The STEAM movement has taken root in our culture over the past several years. You may be aware of the acronym, but wonder what it means. STEAM stands for Science, Technology, Engineering, Arts, and Math—all essential skill areas for our children and their future. It is also about teaching children to integrate their knowledge across these disciplines and apply learned skills to new experiences. It means a great deal of fun, play, experimenting, creating, taking risks, and sharing ideas. Introducing STEAM skills and activities early encourages young minds and taps into their natural curiosity.
The United States Department of Labor has noted that STEM (STEAM) career opportunities are growing rapidly including: civil engineering, computer engineering, computer science, electrical engineering, mechanical engineering, information sciences and systems, accounting, and economics and finance. STEAM will no doubt be a part of our children’s futures, and it is never too early to begin to develop the skills needed for these jobs and interests. Parents, educators and caregivers can encourage curiosity in young learners each day.
So, how can parents make STEAM learning fun? Remember the days of making something for the science fair, creating art projects as gifts for the holidays, building forts outdoors or in your living room, carving your first pumpkin, and more? While you were busy playing you were developing these essentials STEAM skills. There is a renewed focus on the power of these activities to engage children, spark creativity and inspire exploration.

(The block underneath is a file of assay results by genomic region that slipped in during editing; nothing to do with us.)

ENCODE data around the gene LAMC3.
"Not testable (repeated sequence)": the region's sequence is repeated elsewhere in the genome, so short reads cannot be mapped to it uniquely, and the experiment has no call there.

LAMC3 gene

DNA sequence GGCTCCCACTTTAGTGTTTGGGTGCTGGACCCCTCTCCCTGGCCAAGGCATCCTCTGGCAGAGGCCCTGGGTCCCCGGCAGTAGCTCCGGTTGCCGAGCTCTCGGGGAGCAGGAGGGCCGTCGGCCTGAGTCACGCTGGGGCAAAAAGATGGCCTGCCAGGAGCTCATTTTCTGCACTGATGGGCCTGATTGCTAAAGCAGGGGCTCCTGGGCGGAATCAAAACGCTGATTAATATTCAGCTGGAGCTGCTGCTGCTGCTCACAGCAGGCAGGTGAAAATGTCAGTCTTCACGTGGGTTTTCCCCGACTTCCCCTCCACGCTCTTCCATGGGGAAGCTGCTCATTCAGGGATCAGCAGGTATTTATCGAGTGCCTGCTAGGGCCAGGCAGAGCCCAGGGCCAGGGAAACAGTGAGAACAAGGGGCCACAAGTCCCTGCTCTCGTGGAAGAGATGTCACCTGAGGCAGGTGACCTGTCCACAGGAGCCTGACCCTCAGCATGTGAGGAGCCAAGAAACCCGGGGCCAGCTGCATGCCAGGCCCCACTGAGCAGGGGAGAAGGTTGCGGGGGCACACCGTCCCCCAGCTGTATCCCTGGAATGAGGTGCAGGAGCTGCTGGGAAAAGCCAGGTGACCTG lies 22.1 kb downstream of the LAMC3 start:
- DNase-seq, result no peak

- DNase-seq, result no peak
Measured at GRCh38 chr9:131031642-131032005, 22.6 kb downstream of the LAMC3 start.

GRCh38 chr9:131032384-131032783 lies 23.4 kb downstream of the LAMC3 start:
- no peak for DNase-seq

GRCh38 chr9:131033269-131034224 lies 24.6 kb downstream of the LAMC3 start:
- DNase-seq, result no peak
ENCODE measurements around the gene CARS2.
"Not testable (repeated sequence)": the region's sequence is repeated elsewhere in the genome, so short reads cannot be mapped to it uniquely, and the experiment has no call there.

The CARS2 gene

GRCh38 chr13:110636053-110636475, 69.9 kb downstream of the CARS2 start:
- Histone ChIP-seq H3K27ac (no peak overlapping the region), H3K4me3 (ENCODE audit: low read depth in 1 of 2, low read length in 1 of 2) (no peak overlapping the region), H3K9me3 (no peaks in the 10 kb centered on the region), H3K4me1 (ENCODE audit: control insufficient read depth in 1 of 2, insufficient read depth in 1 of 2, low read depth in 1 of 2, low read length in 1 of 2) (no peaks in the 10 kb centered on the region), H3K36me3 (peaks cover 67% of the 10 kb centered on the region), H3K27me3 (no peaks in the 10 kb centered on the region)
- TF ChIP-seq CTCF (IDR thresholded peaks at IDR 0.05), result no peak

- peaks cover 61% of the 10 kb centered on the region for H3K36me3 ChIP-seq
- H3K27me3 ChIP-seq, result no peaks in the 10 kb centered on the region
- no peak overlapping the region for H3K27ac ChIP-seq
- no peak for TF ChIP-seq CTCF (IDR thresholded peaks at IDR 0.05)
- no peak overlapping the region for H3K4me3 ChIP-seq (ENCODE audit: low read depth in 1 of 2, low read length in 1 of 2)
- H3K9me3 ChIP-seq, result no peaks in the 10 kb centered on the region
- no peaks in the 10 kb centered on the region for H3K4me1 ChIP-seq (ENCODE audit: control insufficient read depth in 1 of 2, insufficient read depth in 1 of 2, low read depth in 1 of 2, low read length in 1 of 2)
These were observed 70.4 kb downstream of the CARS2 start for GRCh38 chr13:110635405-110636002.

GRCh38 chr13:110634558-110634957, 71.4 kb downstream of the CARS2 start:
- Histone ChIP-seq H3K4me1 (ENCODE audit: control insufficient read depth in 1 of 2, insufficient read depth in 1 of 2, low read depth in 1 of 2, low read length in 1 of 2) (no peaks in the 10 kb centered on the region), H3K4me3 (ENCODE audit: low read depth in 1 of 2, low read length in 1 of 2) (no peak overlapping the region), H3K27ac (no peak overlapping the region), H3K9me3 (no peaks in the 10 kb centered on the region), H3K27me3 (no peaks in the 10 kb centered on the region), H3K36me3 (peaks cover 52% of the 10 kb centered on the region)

Here are some ideas to get you started. Each one focuses on one area but integrates some of the other STEAM skills.
Try an Internet search for a favorite song and share that song with a grandparent or friends, or learn to use an educational app like Curious World.
It's tinker time. Get out recycled materials, blocks, sand, rocks, water, and more. See what you can create by combining these materials through loose parts play.
Make a model of our solar system by painting Styrofoam balls. Or create magical letters by drawing with white crayon on white paper and painting over the crayon with watercolors. Watch the letters appear!
Take a walk outside, talk about what you see, and sharpen those observation skills. Count the big trees, red flowers and yellow leaves in the yard. Sort the leaves by size and shape.
Children are natural STEAM learners, and parents can maximize learning experiences by offering encouragement, providing opportunities for investigation, asking lots of WHAT questions and supporting children’s own initiatives. So dive into STEAM with the activities above—they may be a bit messy, but I guarantee you’ll have fun!
Share with us on Facebook how you family practices STEAM learning at home!
This blog post was originally published on The Spark.